Given a very stubborn, too-high error rate, this custom molder knew it had to go outside the box, attacking the problem on three fronts at once.
We have reported several times previously in IMM on custom injection molder Plastikos, for its sustainability program, micromolding expertise, and medical market penetration. Each time we found ourselves noting the company’s creative problem solving and, no matter what the problem was, finding a solution that included profitability. Here we’re looking at a Plastikos solution to a persistent specific problem of high error rates on the production floor—a problem that resisted simple solutions.
By way of background, Plastikos (Erie, PA), runs 27 injection presses on a 24/6 schedule and has to accommodate very short lead times from some of its largest customers for parts that frequently are technically demanding. Innovation is pretty much a given that results in techniques such as frequent use of quick-change mold frames.
The molds used at Plastikos span a wide range of sizes—on one end making parts smaller than a grain of rice and on the other weighing a ton and comprising 32 cavities. Plastikos often makes use of configurable molds that enable changeover times of 15-20 minutes.
“We don’t have too many molds that make just one part number,” confirms Robert Cooney, the manufacturing manager at Plastikos. “Some may have 50 or more part numbers produced from the same mold. Our niche is working with configurable molds in small and delicate sizes.”
Cooney and his team wanted to reduce configuration errors for one particular set of molds that produce small electronic connectors. The challenge lay in the very subtle difference between the various mold configurations—so subtle, in fact, that two different part numbers may look the same to the human eye. Moreover, an erroneously configured mold may produce a part that functions perfectly yet does not match what the customer ordered.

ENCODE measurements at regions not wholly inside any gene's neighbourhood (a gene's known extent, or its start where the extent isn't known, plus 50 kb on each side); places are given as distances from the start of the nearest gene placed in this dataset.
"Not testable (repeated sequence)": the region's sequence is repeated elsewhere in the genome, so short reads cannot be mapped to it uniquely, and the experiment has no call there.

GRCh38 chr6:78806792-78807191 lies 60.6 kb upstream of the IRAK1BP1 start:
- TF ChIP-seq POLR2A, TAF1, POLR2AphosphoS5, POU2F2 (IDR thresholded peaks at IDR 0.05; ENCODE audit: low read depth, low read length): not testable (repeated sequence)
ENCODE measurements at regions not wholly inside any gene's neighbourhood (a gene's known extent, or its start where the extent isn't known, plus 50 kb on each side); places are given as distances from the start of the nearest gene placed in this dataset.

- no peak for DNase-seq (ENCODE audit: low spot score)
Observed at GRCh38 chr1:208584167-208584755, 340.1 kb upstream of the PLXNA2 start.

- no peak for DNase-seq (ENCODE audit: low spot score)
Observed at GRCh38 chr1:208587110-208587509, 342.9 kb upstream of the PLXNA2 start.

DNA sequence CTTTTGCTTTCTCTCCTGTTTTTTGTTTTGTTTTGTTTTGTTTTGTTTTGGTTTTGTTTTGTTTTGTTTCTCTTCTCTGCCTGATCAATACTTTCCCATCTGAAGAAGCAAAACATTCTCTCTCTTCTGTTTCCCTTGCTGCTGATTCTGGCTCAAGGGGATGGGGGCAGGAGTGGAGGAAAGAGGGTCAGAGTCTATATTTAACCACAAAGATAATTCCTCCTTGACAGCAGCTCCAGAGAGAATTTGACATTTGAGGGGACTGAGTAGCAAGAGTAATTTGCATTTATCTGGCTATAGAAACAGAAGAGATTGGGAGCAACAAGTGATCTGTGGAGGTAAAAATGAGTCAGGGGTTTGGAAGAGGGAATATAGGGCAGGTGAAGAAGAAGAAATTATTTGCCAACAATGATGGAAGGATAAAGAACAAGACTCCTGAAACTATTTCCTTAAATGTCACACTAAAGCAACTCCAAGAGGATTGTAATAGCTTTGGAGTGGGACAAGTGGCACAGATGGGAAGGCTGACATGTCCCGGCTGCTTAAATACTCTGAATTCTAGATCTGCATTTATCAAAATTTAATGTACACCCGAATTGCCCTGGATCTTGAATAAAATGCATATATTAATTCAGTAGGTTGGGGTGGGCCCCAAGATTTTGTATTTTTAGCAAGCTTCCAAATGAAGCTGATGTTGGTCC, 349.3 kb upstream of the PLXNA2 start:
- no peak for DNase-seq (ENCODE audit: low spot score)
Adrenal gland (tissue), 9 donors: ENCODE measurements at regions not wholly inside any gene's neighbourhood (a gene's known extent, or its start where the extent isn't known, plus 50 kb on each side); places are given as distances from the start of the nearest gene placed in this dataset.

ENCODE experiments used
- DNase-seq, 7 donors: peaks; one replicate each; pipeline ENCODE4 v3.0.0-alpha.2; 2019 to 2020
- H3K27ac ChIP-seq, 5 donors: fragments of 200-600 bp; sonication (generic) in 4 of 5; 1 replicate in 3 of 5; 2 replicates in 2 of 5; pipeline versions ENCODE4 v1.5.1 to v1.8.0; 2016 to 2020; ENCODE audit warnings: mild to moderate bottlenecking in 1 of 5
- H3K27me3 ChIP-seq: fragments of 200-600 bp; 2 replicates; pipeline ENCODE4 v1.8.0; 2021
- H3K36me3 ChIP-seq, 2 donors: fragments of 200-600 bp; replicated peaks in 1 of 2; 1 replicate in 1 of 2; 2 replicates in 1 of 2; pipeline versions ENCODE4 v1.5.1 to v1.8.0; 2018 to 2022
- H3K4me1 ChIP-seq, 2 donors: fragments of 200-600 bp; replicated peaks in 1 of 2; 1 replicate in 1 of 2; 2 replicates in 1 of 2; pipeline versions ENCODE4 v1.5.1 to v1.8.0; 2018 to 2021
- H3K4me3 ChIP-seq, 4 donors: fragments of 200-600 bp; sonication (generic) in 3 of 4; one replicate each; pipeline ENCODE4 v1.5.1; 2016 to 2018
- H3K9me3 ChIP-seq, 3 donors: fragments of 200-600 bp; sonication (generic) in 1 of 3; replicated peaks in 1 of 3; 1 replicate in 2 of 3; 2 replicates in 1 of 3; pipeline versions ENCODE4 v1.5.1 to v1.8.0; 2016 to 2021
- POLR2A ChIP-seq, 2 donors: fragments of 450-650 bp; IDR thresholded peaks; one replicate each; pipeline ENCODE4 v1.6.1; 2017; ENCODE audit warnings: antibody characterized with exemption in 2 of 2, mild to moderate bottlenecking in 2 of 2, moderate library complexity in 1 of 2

Despite a rigorous control process, human error during mold setup for this particular product line was 1777 parts per million (PPM) in 2008. Naturally, Cooney and his team were looking for ways to reduce that error rate. “Everyone strives to improve quality, and over the years as you wring out defects and get close to zero, you have to do something outside the box to continue to improve quality,” Cooney explains.
To reduce the defect-shipped rate, Cooney’s team introduced three new error-control processes:
• A laser engraving machine to avoid legibility issues with hand-etching detail numbers into mold inserts.
• A double verification process involving two inspectors for each part run.
• Acquiring and using a ShapeGrabber Ai310 3D laser scanner with an SG42 ultrahigh-resolution scanhead.
A shape whatter?
The first two prongs of this solution are pretty self-explanatory, but for those not familiar with it, the ShapeGrabber 3D scanner may have you wondering. The photos illustrate how Plastikos uses it to inspect first-run parts by comparing them to known good parts with the correct part number that have been programmed into the scanner previously.
Nick Schroeck, the process engineer at Plastikos who works regularly with the ShapeGrabber, makes it clear: “As new startup parts come in, we scan them with the ShapeGrabber and then use Geomagic software to overlay the scan data from the startup part with the known good reference part. We do a 3D comparison and can tell pretty much at a glance if the part is correct or not.”
Cooney says, “We wanted to do something completely different—a game-changer that would remove the human element in terms of setup verification. We also wanted to achieve a more standardized approach and funnel it through one process. This is what the ShapeGrabber scanner does for us.” It also lets Plastikos reduce its defect shipped rates—drastically.
From where it started in 2008, Plastikos has successfully reduced its defect-shipped rates from 1777 PPM in 2008 to 692 PPM in 2009—an improvement greater than 60%. “ShapeGrabber has played a significant role in our overall quality program and continuous improvement projects to reduce defect rates,” Cooney says. Notes Schroeck, “Of the parts we’ve programmed into the ShapeGrabber scanner so far, we haven’t had a single part rejected because of an incorrect setup.”
“Setup issues affect every part in a run—it ruins an entire order and inflates our costs,” says Cooney. He estimates that the reduction in defects shipped translates into direct savings of close to $20,000 per year in reduced customer returns—a savings that he expects to see increase as more and more part numbers are programmed into the ShapeGrabber scanner. The greatest value, however, comes from the improved quality and customer satisfaction. —Edited by Rob Neilley